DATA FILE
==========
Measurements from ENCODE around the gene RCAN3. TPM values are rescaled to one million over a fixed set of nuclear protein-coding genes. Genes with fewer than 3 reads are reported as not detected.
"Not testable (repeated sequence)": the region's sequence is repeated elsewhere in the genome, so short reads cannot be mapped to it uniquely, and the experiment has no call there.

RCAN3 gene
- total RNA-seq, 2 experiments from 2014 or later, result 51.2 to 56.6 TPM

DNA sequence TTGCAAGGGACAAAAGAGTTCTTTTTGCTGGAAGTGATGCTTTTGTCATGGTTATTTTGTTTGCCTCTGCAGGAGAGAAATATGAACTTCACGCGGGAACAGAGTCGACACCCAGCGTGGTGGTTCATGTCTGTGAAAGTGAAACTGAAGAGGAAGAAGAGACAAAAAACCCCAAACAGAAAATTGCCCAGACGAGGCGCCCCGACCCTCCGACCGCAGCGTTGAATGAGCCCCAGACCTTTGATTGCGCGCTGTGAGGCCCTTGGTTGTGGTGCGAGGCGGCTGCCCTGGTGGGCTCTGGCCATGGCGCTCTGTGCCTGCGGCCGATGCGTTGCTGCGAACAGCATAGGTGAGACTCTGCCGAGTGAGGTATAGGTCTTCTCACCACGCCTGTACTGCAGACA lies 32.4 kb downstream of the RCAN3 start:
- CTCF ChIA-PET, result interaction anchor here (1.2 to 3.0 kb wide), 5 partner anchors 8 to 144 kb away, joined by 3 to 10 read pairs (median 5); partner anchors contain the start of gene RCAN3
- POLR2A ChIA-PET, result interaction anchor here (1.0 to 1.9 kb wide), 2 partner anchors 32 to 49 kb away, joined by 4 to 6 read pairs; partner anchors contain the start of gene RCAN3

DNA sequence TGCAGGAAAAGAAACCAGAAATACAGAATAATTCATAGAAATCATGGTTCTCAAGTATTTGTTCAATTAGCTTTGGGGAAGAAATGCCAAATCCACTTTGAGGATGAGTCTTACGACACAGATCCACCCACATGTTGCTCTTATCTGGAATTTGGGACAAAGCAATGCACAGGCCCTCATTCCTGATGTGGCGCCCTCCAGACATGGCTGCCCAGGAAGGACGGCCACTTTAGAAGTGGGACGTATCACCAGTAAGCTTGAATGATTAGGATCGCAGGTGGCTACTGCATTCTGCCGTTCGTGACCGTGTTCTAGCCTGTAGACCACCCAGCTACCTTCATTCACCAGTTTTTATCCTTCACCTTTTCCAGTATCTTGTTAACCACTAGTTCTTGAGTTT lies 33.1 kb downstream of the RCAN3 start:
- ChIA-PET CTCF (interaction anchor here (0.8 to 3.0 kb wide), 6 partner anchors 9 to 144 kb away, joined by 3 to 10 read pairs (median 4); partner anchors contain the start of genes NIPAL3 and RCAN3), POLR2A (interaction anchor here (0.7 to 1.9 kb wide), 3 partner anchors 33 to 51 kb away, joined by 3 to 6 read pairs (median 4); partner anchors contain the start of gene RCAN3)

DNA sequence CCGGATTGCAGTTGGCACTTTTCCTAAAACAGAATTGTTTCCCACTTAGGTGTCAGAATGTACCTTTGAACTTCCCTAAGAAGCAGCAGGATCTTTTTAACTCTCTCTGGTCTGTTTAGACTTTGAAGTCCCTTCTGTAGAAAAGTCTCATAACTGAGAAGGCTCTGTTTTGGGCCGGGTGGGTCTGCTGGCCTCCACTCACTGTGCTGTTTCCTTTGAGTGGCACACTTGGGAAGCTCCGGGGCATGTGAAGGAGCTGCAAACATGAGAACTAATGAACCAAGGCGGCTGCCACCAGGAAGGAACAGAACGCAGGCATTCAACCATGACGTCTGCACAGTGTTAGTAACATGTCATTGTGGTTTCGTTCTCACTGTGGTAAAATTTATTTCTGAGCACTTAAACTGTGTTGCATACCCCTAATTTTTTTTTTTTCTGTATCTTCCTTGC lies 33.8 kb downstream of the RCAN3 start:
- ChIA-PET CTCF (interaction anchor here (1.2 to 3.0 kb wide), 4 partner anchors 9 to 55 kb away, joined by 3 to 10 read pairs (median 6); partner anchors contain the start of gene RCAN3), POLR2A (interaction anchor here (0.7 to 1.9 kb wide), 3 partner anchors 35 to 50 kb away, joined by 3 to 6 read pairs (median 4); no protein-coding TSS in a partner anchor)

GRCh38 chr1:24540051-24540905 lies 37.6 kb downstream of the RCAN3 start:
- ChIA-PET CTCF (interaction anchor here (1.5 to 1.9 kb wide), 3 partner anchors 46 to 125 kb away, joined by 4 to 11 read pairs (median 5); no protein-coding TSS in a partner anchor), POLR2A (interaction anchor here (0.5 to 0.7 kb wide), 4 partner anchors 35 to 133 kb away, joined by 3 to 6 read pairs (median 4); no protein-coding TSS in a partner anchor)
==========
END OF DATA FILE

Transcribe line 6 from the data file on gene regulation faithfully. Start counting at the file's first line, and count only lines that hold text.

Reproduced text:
- CTCF ChIA-PET, result interaction anchor here (1.2 to 3.0 kb wide), 5 partner anchors 8 to 144 kb away, joined by 3 to 10 read pairs (median 5); partner anchors contain the start of gene RCAN3